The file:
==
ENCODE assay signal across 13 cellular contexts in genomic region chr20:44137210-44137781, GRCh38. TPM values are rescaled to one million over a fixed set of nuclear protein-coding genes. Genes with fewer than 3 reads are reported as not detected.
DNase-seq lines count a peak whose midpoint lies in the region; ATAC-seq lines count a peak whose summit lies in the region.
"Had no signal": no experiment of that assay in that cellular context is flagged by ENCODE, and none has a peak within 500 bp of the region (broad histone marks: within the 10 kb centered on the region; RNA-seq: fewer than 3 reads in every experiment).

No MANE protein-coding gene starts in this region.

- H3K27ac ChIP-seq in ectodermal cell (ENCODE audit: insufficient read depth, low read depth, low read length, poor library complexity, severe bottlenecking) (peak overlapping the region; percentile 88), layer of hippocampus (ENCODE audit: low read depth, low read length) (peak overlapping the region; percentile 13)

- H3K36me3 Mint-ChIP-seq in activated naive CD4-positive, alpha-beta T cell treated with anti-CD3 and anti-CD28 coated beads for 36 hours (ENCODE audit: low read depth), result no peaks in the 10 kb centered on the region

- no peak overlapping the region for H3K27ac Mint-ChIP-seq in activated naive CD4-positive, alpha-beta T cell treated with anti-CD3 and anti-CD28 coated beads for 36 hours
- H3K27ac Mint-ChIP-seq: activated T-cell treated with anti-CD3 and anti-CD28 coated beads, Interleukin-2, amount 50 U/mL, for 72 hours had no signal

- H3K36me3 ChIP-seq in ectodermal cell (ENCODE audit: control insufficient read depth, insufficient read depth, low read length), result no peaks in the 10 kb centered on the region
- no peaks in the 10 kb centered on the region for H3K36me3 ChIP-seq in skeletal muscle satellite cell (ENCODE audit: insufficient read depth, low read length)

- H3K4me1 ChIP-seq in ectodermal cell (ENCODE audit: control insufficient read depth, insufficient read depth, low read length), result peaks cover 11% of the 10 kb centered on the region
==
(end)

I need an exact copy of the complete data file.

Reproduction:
ENCODE assay signal across 13 cellular contexts in genomic region chr20:44137210-44137781, GRCh38. TPM values are rescaled to one million over a fixed set of nuclear protein-coding genes. Genes with fewer than 3 reads are reported as not detected.
DNase-seq lines count a peak whose midpoint lies in the region; ATAC-seq lines count a peak whose summit lies in the region.
"Had no signal": no experiment of that assay in that cellular context is flagged by ENCODE, and none has a peak within 500 bp of the region (broad histone marks: within the 10 kb centered on the region; RNA-seq: fewer than 3 reads in every experiment).

No MANE protein-coding gene starts in this region.

- H3K27ac ChIP-seq in ectodermal cell (ENCODE audit: insufficient read depth, low read depth, low read length, poor library complexity, severe bottlenecking) (peak overlapping the region; percentile 88), layer of hippocampus (ENCODE audit: low read depth, low read length) (peak overlapping the region; percentile 13)

- H3K36me3 Mint-ChIP-seq in activated naive CD4-positive, alpha-beta T cell treated with anti-CD3 and anti-CD28 coated beads for 36 hours (ENCODE audit: low read depth), result no peaks in the 10 kb centered on the region

- no peak overlapping the region for H3K27ac Mint-ChIP-seq in activated naive CD4-positive, alpha-beta T cell treated with anti-CD3 and anti-CD28 coated beads for 36 hours
- H3K27ac Mint-ChIP-seq: activated T-cell treated with anti-CD3 and anti-CD28 coated beads, Interleukin-2, amount 50 U/mL, for 72 hours had no signal

- H3K36me3 ChIP-seq in ectodermal cell (ENCODE audit: control insufficient read depth, insufficient read depth, low read length), result no peaks in the 10 kb centered on the region
- no peaks in the 10 kb centered on the region for H3K36me3 ChIP-seq in skeletal muscle satellite cell (ENCODE audit: insufficient read depth, low read length)

- H3K4me1 ChIP-seq in ectodermal cell (ENCODE audit: control insufficient read depth, insufficient read depth, low read length), result peaks cover 11% of the 10 kb centered on the region